1. Support more charging infrastructure by extending the 30C tax credit: This credit helps people install chargers in their homes and helps businesses install chargers at workplaces and in public charging locations. The credit cap should be lifted for businesses, and the credit should be changed from a per-location basis to a per-charger basis. These improvements will particularly help build out EV charging at commercial fleet depots and other workplaces and in multi-unit dwellings. Together with the BID funding, this credit would help ensure over 1 million new chargers by 2030, the target necessary to support 50% EV sales by 2030. The estimated 10-year price tag is $2 billion.
  2. Increase consumer demand by expanding the 30D tax credit and removing the cap: The cap should be removed for every automaker and for all types of new and used EV buyers. Making this purchase incentive available to all buyers of EVs with price tags of $80,000 and below will help to fill up U.S. assembly plants, incentivize a growing EV supply chain, and enable U.S. companies to compete with imported EVs. We recommend that the full $7,500 tax credit be  available up front at point-of-sale, with additional credits for purchases of American-made vehicles as well as those made in union plants. These credits could phase down as the market reaches 50% EV penetration. The estimate 10-year price tag is in the range of $100 billion.
  3. Help automakers retool their facilities for EVs by reinstating the 48C manufacturing tax credit: 48C is a proven tool to build new manufacturing facilities and expand existing facilities to produce clean energy technologies. The credit would provide funding for factory retooling to make EVs and EV parts, as well as incentives to domestically manufacture a variety of clean energy technologies. The estimated price floor for 48C is $8 billion, as included in the BID. Additional funding is needed for battery cell production and accelerating the EV and clean manufacturing transition. EV manufacturing alone would require around $10 billion, including $1 billion for auto plant retooling and $9 billion for battery cell manufacturing.4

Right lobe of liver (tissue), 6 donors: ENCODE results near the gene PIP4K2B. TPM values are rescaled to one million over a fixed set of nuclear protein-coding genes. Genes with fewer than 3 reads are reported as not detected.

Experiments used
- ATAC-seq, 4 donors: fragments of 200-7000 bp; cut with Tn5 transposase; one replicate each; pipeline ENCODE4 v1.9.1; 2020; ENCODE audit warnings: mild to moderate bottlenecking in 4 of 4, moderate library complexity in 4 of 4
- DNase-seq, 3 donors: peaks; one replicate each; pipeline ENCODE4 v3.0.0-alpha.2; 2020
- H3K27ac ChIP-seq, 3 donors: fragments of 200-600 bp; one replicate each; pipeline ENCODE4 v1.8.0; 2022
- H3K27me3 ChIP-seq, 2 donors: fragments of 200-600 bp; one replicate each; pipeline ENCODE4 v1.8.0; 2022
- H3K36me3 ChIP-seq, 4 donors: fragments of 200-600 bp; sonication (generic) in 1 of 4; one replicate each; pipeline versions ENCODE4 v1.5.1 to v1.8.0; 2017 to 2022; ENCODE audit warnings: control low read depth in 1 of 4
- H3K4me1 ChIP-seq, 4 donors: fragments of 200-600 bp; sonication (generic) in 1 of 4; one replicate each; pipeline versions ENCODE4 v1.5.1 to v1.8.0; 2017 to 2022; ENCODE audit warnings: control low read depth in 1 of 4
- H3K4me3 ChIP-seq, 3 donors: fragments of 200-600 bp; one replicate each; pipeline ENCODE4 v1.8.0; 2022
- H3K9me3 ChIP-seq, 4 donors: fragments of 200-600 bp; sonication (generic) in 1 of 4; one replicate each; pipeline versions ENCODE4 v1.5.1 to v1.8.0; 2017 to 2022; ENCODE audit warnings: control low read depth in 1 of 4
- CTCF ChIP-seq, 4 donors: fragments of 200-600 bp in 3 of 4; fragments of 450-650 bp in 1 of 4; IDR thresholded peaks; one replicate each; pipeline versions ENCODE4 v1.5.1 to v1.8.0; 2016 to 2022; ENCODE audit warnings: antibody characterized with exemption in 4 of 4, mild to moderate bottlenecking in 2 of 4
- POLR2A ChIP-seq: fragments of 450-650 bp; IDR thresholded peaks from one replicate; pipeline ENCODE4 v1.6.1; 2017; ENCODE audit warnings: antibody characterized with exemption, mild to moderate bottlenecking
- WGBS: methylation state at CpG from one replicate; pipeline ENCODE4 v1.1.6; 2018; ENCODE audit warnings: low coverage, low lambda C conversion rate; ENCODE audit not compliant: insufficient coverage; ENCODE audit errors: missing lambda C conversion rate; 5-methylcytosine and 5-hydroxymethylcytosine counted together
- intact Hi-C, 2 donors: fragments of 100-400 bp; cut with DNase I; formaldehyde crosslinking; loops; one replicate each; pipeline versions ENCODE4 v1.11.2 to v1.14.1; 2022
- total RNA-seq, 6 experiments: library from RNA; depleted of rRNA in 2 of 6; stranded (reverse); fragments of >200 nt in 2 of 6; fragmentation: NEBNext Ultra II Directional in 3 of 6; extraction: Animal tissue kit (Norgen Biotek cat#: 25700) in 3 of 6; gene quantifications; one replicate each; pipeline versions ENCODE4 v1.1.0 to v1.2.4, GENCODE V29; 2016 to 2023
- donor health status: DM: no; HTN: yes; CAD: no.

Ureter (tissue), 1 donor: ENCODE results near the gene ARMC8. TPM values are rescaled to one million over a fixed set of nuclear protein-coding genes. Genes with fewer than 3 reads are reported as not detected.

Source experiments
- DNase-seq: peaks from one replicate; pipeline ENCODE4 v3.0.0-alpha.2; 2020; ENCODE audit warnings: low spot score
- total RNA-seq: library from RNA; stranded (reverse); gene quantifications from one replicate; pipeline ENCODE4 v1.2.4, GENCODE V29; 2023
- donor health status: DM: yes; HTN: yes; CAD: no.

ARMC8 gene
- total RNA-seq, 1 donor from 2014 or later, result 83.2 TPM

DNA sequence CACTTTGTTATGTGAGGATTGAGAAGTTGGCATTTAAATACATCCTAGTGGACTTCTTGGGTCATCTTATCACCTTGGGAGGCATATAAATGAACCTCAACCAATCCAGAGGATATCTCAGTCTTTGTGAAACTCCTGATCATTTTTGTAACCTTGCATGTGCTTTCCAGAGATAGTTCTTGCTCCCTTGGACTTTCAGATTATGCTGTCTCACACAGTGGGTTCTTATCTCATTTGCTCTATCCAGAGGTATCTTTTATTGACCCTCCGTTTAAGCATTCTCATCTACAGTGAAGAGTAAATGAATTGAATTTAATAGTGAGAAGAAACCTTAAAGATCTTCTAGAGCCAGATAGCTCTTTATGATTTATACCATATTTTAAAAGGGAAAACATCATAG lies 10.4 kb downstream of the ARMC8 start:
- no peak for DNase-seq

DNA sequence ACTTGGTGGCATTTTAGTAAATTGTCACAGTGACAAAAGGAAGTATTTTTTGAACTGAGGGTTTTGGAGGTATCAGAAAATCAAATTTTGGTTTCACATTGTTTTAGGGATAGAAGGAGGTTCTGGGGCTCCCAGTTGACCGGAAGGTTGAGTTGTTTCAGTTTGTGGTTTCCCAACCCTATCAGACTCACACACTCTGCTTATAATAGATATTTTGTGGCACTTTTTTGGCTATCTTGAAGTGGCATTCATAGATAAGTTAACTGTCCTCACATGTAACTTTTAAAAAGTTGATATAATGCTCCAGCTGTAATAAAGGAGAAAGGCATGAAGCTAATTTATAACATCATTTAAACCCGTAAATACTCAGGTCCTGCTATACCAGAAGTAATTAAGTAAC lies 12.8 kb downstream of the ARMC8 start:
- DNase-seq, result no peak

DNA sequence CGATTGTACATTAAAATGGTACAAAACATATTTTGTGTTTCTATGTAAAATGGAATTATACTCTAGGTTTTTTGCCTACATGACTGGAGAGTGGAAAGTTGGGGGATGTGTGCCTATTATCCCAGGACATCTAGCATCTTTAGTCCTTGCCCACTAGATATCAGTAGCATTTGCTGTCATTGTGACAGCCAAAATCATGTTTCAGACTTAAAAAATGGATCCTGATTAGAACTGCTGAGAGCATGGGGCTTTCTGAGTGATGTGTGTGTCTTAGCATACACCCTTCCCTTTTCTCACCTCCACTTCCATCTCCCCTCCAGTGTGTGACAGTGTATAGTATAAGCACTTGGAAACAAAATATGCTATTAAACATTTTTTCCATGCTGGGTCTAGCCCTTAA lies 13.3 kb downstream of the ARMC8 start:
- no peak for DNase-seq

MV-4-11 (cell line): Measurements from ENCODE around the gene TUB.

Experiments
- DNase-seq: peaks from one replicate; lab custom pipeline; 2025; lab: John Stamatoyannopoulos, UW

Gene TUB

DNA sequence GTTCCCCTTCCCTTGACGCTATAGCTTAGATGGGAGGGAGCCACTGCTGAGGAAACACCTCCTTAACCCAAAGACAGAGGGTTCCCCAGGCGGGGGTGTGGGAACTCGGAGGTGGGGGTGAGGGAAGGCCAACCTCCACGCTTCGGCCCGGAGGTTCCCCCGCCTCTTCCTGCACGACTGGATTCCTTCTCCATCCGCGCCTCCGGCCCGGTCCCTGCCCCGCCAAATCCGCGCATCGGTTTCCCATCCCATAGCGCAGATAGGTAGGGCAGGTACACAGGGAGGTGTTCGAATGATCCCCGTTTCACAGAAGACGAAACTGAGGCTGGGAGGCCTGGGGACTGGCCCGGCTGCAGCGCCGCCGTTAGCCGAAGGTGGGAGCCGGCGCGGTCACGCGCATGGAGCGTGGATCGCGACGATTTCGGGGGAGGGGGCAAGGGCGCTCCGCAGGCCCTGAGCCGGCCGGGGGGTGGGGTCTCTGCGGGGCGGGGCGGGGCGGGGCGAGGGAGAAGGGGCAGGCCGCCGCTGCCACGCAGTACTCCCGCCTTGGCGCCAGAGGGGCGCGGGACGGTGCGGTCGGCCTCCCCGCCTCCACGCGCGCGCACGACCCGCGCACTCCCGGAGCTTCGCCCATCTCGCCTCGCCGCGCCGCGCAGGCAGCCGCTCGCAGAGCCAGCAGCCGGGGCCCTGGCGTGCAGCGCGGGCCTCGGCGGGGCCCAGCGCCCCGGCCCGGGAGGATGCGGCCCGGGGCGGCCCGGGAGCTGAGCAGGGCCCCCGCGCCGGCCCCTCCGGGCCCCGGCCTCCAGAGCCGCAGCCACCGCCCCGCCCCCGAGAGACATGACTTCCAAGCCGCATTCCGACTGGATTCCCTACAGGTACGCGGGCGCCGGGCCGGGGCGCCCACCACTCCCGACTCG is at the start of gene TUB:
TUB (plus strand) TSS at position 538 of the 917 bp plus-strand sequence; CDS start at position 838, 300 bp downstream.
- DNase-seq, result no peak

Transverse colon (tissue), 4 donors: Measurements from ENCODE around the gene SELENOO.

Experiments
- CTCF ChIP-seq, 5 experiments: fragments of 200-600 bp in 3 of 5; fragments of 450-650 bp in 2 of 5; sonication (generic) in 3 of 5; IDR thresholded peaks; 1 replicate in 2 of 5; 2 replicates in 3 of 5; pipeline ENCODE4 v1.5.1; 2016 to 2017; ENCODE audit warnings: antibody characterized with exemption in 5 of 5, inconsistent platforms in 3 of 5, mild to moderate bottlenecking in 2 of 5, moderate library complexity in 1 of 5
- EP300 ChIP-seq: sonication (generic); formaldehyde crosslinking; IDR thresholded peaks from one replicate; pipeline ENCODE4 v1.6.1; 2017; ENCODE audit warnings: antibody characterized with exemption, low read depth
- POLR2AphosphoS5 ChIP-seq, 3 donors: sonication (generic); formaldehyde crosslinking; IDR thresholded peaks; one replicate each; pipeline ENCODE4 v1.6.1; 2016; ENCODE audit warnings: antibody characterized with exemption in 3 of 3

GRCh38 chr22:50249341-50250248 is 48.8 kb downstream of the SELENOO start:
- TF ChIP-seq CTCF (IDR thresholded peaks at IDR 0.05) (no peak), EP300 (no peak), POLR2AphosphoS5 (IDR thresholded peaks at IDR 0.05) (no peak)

Budget Reconciliation and the Bipartisan Infrastructure Deal offer a very rare opportunity for the U.S. to ensure that an industry fundamental to American employment, innovation, and our economy, can thrive well into the 21st century, while also reducing damage to public health and the environment. An investment of $112 billion in tax incentives in reconciliation, and $5 billion in the Infrastructure Deal could make this happen. It is critical that Congress seizes this opportunity.

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  1. Electric vehicles include cars and light-duty plug-in electric (PHEV) and battery electric vehicles (BEVs).

  2. GeoHealth study estimated $17-70 billion of annual benefits for a 25-75% EV penetration. This Third Way estimate took the mid-point of this range and multiplied by 10 to get a 10-year period estimate.

  3. Source: SAFE and Roland Berger. Includes jobs in battery cell, module, and pack manufacturing as well as other EV components such as electric motors.

  4. Another financing tool to help automakers and their suppliers switch to EVs is the Advanced Technology Vehicle Manufacturing (ATVM) loan program, which has been instrumental in developing the U.S. EV industry. The BID would expand ATVM eligibility beyond light-duty cars and trucks to include medium- and heavy-duty trucks, locomotives, aircraft, and more. Third Way recommends providing $2 billion to supplement credit subsidy cost for these newly eligible categories, which would unlock $6-8 billion in new lending authority for the program.